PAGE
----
A stirring of citizenship

Globe editorial, 2/15/2000

ortune 500 corporations supporting campaign finance reform because they are sick of being ''shaken down.'' Religious organizations demanding that politicians stop taking the Lord's name in vain. A Web site aimed at seniors and soccer moms called ''overthrowthegov.com.''

What's going on here?

The talisman of tax cuts has lost some of its magic this season - in New Hampshire, where voters would rather pay down the debt, and in Massachusetts, where they would rather pay off the Dig. Voters weary of finger-to-the-wind politicians have stopped talking to pollsters in such numbers that candidates are advised to discount surveys with a sample of fewer than 1,000.

In disparate, inchoate ways, Americans are shaking themselves out of a long winter's nap, finding new ways to participate in a political system that once seemed hopelessly mired in business-as-usual. This week an array of religious groups will convene a Call to Renewal, designed to inject issues of poverty and race into the presidential debate. Similar efforts by other faith-based organizations have called the bluff of candidates who are mouthing personal pieties. Taken together these alliances may signal an end to an exclusive claim on moral issues by ultra-conservatives and a return to more mainstream religious values, such as Love Thy Neighbor.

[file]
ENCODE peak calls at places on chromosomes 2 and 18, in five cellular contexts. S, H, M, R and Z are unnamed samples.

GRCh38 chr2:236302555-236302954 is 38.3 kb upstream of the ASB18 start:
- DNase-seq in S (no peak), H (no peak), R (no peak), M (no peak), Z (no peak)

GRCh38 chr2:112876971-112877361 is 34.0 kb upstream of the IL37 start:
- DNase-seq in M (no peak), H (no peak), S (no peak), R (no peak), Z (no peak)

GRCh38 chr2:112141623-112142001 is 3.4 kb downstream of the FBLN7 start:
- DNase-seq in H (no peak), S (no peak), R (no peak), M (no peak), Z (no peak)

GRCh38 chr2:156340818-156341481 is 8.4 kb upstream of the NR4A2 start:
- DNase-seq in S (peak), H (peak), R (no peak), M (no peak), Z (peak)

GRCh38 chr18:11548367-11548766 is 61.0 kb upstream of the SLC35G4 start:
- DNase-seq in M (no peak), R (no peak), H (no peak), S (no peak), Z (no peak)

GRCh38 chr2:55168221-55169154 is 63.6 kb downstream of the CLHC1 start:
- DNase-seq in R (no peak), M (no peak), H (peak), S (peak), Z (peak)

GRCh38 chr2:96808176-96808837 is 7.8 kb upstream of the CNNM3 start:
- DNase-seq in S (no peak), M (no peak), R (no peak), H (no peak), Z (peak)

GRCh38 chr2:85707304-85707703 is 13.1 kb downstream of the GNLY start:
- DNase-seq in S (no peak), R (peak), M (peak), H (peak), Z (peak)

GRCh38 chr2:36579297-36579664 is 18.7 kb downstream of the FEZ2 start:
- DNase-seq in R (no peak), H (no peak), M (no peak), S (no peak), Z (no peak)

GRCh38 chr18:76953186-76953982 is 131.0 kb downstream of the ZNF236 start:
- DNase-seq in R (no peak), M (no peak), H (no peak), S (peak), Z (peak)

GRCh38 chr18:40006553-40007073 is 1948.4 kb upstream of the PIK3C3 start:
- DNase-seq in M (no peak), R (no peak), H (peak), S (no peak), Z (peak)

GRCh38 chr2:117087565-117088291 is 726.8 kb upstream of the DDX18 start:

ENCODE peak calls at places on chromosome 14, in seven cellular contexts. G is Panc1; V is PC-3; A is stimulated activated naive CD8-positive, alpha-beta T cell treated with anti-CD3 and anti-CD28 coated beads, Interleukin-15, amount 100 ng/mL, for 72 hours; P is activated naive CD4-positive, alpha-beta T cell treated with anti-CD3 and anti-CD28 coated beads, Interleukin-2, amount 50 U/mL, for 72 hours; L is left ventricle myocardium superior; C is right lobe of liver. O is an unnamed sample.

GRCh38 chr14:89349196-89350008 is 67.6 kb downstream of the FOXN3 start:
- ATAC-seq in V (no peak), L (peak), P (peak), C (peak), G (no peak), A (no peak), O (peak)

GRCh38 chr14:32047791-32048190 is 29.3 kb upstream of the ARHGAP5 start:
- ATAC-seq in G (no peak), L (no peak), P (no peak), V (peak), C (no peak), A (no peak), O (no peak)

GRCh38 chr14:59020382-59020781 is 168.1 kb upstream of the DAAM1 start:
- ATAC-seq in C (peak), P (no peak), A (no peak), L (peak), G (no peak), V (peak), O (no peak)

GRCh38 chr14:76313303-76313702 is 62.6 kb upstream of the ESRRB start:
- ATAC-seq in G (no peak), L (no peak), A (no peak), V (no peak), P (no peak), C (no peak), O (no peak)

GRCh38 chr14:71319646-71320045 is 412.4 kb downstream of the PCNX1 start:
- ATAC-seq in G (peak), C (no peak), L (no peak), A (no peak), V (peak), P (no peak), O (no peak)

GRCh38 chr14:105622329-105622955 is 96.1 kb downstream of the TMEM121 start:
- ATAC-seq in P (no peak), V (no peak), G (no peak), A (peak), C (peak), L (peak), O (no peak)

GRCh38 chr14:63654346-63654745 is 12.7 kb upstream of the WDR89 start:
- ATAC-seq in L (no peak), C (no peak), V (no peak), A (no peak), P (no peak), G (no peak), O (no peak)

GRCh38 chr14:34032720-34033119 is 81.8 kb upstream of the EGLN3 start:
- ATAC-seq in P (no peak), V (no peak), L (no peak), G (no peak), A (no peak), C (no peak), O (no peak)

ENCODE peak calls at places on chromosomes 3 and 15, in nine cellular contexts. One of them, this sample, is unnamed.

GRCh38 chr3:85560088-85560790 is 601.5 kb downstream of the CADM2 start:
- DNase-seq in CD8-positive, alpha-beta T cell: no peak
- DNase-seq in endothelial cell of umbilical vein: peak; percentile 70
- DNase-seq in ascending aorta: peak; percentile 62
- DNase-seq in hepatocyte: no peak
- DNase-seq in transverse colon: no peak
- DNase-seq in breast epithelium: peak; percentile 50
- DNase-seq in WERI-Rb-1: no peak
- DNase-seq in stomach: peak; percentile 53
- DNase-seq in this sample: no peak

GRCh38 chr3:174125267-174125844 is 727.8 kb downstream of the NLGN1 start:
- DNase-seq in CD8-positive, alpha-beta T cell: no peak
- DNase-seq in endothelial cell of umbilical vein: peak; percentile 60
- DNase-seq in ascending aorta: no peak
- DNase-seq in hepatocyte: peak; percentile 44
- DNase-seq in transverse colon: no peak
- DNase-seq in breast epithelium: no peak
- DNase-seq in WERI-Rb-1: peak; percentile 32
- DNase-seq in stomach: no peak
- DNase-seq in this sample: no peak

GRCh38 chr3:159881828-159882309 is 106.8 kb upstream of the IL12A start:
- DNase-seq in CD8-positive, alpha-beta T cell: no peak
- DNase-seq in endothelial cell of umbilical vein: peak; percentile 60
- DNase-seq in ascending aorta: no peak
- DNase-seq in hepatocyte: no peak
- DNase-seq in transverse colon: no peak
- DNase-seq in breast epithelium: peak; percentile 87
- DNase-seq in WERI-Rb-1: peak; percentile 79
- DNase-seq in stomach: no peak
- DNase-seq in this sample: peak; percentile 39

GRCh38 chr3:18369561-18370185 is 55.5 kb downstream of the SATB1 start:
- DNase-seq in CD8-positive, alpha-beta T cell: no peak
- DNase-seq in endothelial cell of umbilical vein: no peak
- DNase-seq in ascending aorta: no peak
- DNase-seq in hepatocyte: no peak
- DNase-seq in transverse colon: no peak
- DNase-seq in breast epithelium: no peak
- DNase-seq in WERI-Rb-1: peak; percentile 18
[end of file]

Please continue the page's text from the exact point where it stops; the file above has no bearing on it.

Grassroots organizing is catching fire in unusual places. The Committee for Economic Development, which includes over 200 corporate members, has joined forces with Common Cause to fight the influence of money in politics. A handful of companies - Monsanto, Time-Warner, General Motors - have gone beyond grousing about political extortion to risk unilateral disarmament. They have stopped soft-money contributions, hoping to starve a corrupt system.

The signs of a nascent movement are always difficult to read, but this much seems clear: After a long period of partisan rancor, the impeachment follies, official mendacity, and abandonment, the political middle is pushing back.